ISSN (Print) - 0012-9976 | ISSN (Online) - 2349-8846

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District Level Fertility Estimates for Hindus and Muslims

This paper provides estimates of crude birth rates and total fertility rates for Hindus and Muslims for 594 districts of India, and assesses the state and district level differentials across the country. It reconfirms that there is a regional variation in fertility in India, with higher fertility in the north than in the southern and western parts, irrespective of religious affiliation. However, unless we understand the regional as well as the undocumented cross-national migration of Muslims, the picture of higher population growth rates among Muslims, reported in the 2001 Census, is likely to persist in the future, in spite of the moderate decline in their fertility.

Indian Workers in UAE

The United Arab Emirates once formed a principal destination for Indian emigrants in search of jobs. But the fear of a rapid demographic imbalance has prompted a policy shift - 'emiritisation' - which has led to a decline in numbers of unskilled and skilled emigrant workers from India. This article examines the state of Indian emigrant labour to the UAE, the structure and conditions of employment.

HIV Patients: Knowledge and Sexual Behaviour Patterns

This study, carried out on HIV-positive persons, in Kerala shows that despite the increase in awareness of HIV transmission among people, there has not been a resultant change in high-risk behaviour. Thus, even though HIV risk information may be necessary, it is not sufficient by itself to motivate behaviour change.

Second National Family Health Survey

The National Family Health Survey (NFHS) has now come to be regarded as a storehouse of demographic and health data in India. The papers in this issue draw on the data generated in NFHS-2 on a range of social, health and demographic indicators. While the second round has come in for some criticism with regard to the quality of data, and the cost of the survey, it would be useful to undertake a repeat survey between the two censuses.

Respondents and Quality of Survey Data

This paper attempts to bring out how far the quality of response in the NFHS data varies with the changing educational levels of the respondents for standard demographic variables like age and sex. The analysis of the data shows that information gathered from uneducated respondents is more erroneous than that from educated groups.

Antenatal Care and AIDS Knowledge among Married Women

This study explores the relationship between antenatal care and AIDS awareness and knowledge of methods of prevention, and shows a strong connection between the two. But AIDS awareness and knowledge among married women is disturbingly low. Outreach and intervention efforts therefore need to focus on promoting comprehensive knowledge about prevention of AIDS, especially through the broadcast media.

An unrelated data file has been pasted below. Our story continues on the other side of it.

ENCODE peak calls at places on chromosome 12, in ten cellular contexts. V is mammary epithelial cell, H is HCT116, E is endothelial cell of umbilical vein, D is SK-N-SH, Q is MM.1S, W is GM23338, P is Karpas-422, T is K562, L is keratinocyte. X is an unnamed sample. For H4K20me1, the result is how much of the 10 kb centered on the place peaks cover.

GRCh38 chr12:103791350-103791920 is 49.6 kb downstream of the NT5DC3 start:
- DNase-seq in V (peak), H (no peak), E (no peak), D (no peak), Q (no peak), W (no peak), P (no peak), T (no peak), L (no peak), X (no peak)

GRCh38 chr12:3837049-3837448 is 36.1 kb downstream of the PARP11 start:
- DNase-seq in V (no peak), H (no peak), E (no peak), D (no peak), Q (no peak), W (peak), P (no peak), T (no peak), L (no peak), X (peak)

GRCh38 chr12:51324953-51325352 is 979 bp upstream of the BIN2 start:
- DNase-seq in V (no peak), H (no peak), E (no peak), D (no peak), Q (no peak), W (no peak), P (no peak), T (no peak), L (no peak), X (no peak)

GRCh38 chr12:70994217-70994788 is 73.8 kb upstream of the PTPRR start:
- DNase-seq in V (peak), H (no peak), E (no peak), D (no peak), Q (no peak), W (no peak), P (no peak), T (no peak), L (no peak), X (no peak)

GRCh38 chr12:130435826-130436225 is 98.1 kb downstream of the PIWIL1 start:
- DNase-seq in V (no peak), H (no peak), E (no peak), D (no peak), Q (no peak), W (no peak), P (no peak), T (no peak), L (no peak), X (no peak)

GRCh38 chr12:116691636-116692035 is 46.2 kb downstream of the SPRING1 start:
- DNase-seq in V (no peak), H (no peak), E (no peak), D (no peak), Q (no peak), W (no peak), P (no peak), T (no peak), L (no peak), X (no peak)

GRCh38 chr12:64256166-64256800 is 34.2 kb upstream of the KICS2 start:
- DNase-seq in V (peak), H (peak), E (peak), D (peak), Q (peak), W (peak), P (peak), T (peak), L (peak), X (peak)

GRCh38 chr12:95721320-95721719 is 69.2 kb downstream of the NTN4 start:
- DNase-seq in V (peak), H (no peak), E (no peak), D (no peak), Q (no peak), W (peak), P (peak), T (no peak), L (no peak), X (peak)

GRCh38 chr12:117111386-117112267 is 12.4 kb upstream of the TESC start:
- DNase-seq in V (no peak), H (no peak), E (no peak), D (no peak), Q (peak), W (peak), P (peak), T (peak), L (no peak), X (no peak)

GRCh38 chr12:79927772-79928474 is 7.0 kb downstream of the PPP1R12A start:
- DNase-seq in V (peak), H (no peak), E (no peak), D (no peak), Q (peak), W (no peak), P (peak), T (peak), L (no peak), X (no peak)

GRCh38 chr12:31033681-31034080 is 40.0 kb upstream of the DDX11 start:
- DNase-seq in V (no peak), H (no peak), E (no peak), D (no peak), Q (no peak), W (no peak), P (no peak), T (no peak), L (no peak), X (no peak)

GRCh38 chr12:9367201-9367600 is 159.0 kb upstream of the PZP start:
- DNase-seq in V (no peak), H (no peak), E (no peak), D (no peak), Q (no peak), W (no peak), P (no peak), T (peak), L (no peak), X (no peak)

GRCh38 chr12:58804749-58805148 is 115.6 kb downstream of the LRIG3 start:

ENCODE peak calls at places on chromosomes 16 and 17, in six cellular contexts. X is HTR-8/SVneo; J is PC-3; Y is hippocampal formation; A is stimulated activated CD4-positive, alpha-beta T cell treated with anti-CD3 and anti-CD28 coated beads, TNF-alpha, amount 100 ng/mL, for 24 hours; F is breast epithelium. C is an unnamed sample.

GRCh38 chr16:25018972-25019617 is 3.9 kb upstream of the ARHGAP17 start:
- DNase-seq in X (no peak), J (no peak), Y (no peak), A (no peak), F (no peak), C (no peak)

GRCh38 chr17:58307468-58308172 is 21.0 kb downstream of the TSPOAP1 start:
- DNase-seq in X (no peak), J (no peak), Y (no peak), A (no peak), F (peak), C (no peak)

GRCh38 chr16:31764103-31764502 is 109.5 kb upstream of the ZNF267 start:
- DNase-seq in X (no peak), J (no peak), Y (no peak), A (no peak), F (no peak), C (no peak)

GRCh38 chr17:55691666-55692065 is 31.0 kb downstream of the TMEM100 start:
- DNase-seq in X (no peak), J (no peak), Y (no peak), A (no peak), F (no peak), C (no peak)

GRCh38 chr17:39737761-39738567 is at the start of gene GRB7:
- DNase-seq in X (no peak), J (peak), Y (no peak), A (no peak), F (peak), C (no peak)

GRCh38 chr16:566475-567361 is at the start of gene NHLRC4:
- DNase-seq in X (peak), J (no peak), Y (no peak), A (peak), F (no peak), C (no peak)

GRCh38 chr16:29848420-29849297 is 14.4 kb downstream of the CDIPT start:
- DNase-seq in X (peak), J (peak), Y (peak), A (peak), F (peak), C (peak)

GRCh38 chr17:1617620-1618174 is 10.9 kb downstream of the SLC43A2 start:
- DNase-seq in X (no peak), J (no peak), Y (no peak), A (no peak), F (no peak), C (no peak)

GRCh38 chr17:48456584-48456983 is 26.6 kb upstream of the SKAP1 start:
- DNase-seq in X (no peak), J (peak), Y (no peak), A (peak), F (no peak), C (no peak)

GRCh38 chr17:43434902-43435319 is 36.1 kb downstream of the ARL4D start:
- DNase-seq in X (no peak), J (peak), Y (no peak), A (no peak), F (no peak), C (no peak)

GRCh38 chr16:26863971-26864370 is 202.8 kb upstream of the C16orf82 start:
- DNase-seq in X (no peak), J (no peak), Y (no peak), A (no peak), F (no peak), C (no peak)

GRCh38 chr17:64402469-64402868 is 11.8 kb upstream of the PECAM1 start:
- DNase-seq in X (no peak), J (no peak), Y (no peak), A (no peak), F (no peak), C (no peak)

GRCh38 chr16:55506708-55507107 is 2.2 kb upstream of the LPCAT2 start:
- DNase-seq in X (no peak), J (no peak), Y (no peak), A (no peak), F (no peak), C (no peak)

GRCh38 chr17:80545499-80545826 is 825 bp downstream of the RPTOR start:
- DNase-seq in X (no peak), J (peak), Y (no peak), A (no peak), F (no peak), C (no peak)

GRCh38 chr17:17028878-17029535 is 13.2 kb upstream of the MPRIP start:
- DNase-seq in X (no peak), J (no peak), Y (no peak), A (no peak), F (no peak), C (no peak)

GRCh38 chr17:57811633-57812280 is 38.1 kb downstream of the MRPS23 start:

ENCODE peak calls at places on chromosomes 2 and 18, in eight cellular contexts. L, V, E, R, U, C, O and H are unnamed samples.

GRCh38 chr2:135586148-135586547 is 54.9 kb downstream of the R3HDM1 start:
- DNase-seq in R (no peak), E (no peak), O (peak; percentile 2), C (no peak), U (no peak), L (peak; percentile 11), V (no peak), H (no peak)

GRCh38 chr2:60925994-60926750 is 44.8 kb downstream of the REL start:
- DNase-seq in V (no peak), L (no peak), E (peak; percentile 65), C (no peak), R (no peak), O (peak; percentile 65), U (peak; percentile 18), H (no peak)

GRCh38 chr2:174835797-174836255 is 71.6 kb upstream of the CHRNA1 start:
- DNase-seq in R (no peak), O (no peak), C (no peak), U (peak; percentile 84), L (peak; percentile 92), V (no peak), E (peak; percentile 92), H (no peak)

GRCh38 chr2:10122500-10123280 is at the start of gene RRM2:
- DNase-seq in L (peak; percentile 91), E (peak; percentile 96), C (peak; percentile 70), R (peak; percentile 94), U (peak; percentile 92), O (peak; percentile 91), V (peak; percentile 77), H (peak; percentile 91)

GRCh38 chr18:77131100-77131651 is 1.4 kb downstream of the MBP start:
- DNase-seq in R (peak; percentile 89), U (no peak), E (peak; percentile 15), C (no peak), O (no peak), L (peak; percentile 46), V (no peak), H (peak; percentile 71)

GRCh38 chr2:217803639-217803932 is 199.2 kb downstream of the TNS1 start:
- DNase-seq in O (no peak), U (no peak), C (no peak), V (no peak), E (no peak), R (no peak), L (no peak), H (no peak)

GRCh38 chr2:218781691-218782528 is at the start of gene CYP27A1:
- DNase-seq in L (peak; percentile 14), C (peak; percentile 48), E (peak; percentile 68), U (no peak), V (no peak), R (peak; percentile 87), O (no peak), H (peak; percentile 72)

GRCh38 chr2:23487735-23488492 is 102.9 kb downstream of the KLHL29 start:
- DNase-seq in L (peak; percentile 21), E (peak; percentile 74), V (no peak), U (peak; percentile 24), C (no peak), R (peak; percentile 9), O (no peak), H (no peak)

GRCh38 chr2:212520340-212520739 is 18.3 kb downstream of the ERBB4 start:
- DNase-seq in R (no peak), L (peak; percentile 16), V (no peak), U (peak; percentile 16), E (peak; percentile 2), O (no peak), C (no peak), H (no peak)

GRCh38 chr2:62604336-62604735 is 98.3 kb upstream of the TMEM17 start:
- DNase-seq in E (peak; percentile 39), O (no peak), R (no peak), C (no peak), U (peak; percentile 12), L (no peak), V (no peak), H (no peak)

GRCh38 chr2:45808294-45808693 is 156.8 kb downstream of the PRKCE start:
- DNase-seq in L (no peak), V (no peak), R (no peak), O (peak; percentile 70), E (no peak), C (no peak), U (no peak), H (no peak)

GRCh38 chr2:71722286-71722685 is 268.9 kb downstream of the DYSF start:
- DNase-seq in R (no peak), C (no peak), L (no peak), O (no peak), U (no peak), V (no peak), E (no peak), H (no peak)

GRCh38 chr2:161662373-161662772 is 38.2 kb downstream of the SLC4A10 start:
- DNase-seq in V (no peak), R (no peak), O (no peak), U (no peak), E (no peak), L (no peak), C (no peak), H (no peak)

Persistent Daughter Disadvantage

This paper examines trends and estimated sex ratio at birth (SRB) for India and child mortality (q5) risk, 1981 and 1991, and discusses how the 2001 Census results are foreshadowed. Earlier state-level (rural vs urban) analyses are extended to present these data at the district level in the form of maps. Multivariate statistical analyses exploring social and economic covariates that affect the likelihood of gender bias in death (female disadvantage in child mortality risk) have been conducted. The female disadvantage is evident in birth and death spread over India in the decade 1981-1991. Though infant and child mortality levels fell for girls and boys, gender differences persisted, and penetrated the hitherto egalitarian south. Masculine SRB that were seen only in urban areas of the north-west in 1981 have spread to urban areas of many northern states in 1991. Multivariate analyses suggest that between 1981- 1991, women's status variables become less associated with reduced gender bias. Modernisation variables suggest less association with gender bias, or that a substitution of pre-natal for post-natal elimination of unwanted daughters may be occurring. These findings are situated in the literature on gender, education, paid work participation, and marriage system changes in India.

Living Arrangements among Indian Elderly

This paper, based on data from National Family Health Survey conducted from April 1992 to September 1993, attempts to assess the pattern of living arrangements among the Indian elderly. Although family care for the elderly is still strong in India, their economic security emerges as a major issue in the absence of co-residence with children.

District Level Estimates of Fertility from India's 2001 Census

Over the last few decades, both fertility and mortality rates have been falling, but the decline of mortality was strong enough to offset the fall in fertility rates. The 2001 Census, however, gives a clear indication that India is passing through the last phase of fertility transition, moving towards moderate to low fertility. Fertility declines have not, however, been uniform across the country and the differential rates are mainly responsible for the differentials in population growth rates across states and union territories.

Social Assistance for Poor Elderly: How Effective?

The National Social Assistance Scheme and its components where they have been effectively introduced has gone a long way towards improving the lot of the poor elderly. However, there are several problems in the implementation of the schemes such as accurate identification of the beneficiaries and therefore a correct assessment of the financial burden on the governments. The scheme needs some urgent revamp.

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